Systemized extortion or “protection” fees could very well be collected for all within a given area. It may be that the popular image is inaccurate, which may affect the classification, but for the sake of argument it is considered an accurate assessment here. The issue may be raised as to the “legality” of the mob. It may be argued that they cannot be considered a government as they are “criminal”. What is it that distinguishes the mob as criminal? Is it the services provided by the mob, which the “real” government has deemed illegal? Obviously the argument over legalization of certain enterprises is too great to be discussed fully here, but consider that underprovision of a good by traditional, and of course legal, markets is often one of the rationales for government intervention. All in all, restricting the mob from classification as a government due to some arbitrary moral judgement is a normative stance, not truly a positive economic one.
Another argument against considering the mob as a government may be that it operates in the profit maximizing manner of a firm. This should not be considered a limting factor as many agencies, normally considered governments, in the United States follow the same criteria. That the Mafia is concerned with profit only makes for an argument as to the relative efficiency of the institution. It is in the best interests of the Mafia to provide stability for life and productive enterprises, and further to promote the most productive and profitable of said enterprises. As in the classic example of a schoolyard bully, money must be available to the “victims” for the bully to take any. Further, more earnings by those being taxed by the government leads to possible greater revenues for the government.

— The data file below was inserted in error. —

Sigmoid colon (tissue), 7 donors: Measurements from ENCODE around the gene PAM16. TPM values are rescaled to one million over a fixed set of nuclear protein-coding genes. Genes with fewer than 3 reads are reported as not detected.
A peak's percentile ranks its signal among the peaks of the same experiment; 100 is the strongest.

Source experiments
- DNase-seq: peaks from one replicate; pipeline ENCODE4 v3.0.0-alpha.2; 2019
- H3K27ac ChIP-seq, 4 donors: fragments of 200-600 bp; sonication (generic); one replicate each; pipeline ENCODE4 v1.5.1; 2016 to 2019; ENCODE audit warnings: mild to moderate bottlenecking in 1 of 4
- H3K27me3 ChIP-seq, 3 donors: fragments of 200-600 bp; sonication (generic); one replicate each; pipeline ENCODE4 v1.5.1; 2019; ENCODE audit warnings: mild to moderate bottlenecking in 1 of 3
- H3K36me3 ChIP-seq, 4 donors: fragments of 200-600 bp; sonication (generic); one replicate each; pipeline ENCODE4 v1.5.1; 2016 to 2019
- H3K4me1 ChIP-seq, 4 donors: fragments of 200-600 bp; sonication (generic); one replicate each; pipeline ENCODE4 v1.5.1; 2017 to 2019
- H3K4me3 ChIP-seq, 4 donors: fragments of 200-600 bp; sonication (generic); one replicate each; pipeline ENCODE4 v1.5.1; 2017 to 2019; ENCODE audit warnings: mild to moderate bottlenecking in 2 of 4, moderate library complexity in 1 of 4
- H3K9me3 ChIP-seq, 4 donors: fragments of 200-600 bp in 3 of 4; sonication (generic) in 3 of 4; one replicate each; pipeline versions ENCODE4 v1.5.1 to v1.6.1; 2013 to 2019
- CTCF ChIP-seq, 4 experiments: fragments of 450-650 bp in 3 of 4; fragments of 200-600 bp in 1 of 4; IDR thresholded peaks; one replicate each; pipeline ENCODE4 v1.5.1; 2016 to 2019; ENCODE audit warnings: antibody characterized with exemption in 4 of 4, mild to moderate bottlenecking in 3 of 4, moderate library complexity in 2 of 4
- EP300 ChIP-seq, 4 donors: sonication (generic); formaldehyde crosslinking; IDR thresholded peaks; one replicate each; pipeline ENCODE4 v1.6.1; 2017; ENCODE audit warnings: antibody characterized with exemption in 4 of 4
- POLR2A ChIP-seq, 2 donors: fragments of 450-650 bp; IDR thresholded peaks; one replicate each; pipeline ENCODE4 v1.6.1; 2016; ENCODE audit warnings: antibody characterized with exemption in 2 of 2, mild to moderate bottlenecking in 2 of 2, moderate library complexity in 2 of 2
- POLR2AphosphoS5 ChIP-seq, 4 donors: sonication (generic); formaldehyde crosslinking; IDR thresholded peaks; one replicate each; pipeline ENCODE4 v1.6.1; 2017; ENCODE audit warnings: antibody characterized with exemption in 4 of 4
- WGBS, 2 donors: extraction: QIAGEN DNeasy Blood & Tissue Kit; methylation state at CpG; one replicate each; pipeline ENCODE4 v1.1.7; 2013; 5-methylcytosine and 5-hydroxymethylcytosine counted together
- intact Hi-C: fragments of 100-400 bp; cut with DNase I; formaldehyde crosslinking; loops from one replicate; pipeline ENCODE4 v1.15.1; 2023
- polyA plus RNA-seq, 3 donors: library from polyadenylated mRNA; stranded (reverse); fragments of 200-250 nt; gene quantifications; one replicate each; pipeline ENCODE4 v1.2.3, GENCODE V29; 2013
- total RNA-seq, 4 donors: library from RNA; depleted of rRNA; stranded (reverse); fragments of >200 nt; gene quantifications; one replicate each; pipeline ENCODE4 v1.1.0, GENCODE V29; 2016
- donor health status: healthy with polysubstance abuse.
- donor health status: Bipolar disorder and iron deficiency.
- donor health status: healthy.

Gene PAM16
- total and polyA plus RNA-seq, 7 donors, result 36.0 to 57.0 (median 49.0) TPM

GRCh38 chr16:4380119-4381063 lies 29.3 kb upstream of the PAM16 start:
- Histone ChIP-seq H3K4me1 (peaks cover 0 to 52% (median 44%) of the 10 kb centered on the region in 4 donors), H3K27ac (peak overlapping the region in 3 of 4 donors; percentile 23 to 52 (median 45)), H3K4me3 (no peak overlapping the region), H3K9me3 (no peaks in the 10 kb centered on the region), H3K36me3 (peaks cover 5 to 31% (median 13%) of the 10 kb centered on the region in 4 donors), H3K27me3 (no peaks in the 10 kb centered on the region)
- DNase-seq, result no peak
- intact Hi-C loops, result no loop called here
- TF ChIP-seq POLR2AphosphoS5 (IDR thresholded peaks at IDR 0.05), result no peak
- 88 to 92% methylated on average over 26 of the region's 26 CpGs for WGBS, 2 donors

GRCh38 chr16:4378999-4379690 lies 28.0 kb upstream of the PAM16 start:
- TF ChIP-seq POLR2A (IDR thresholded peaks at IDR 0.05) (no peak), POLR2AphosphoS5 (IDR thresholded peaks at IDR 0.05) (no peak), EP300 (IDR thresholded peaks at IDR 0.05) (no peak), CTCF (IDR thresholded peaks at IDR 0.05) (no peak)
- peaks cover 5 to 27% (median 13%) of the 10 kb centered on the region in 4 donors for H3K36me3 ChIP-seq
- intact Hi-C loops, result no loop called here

And from a societal welfare perspective, may well represent a pareto superior move. “Aha! Legitimate government agents don’t take home a ‘piece of the action’!” may be the next objection raised. This is true, but is it a detriment? Allowing agents to profit from efficiency in operations improves incentive compatability for proper performance of their duties, perhaps improving efficiency. It cannot be ignored that the Mafia has endured through time. If it is correct to assume that inefficient forms of government will “die out” over time, then the Mafia must be relatively efficient. Regardless, efficiency is quite obviously NOT a requirement to be considered a government.
Conclusion Of course any number of normative arguments may be raised as to the relative “fairness” of Mafia governance. That it lacks some air of legitamacy or morality is not at issue. The Mafia lacks a constitution, thus enabling a wide range of government action. Rights are accorded to citizens at the whim of government agents, laws may unknown and erratically enforced, shifts within the leadership of government may be violent and have unstabilizing effects on the region. However, none of these points are at issue here. The argument here is not that the Mafia is the best government, or even a good government. It is simply that it meets an objective criteria to be considered as a government.